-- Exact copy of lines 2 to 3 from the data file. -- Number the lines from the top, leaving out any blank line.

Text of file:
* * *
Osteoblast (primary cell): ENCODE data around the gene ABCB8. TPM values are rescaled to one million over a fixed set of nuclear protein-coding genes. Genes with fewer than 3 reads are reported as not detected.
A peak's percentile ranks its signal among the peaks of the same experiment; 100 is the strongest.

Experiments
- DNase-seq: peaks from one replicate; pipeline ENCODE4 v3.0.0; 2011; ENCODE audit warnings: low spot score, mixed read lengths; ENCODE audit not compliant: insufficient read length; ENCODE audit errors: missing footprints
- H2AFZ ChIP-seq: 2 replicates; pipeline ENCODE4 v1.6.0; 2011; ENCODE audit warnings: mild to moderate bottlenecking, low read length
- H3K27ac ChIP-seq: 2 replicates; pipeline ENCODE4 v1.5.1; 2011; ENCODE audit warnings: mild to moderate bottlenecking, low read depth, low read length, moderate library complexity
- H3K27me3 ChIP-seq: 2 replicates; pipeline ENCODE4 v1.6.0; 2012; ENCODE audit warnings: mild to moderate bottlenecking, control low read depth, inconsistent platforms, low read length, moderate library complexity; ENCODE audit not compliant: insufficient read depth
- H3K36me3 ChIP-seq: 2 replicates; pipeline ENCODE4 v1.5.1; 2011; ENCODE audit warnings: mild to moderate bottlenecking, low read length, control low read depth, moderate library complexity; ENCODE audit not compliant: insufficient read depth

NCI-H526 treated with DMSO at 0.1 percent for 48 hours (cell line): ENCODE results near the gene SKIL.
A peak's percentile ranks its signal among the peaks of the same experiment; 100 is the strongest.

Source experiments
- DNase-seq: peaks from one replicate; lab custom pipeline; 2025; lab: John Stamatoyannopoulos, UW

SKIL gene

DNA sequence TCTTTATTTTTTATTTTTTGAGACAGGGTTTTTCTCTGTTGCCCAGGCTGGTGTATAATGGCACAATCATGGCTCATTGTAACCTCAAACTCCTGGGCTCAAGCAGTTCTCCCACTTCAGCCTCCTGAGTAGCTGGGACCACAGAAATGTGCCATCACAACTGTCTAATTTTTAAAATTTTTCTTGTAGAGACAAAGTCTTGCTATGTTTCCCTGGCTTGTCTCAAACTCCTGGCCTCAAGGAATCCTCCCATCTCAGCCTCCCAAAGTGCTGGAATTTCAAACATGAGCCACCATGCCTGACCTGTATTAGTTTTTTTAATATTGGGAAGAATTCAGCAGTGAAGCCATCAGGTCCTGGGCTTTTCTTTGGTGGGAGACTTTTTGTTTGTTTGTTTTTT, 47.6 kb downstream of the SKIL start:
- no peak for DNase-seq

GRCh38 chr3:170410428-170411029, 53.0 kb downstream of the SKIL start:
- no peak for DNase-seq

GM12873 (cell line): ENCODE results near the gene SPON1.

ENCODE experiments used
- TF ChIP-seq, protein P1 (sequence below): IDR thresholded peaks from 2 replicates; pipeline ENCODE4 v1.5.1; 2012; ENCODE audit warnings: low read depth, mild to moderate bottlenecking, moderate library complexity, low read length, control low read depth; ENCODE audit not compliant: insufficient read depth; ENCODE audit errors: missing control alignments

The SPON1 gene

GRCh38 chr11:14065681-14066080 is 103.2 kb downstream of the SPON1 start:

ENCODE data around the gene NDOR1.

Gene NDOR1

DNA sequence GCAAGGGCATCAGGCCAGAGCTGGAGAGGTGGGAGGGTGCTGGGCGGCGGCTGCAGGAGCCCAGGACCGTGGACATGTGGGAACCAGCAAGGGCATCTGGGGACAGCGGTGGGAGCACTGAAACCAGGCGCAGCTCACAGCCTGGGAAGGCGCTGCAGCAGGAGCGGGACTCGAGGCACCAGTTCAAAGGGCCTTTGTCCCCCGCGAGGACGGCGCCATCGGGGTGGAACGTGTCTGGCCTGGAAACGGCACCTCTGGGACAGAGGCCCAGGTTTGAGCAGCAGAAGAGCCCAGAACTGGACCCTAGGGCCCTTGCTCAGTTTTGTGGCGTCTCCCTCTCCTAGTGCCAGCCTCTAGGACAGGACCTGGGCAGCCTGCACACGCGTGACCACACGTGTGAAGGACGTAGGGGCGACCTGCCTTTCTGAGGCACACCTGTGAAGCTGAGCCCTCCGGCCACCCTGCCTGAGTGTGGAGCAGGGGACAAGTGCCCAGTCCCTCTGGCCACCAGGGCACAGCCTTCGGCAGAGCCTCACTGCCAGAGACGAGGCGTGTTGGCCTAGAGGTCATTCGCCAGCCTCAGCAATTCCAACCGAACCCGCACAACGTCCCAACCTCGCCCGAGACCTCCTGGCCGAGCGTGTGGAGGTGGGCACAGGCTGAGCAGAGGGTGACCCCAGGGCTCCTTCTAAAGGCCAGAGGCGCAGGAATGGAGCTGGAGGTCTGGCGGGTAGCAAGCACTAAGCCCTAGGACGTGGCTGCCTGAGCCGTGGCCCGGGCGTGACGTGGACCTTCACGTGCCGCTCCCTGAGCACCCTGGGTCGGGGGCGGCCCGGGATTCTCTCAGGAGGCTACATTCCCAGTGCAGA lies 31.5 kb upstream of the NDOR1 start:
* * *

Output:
A peak's percentile ranks its signal among the peaks of the same experiment; 100 is the strongest.

Experiments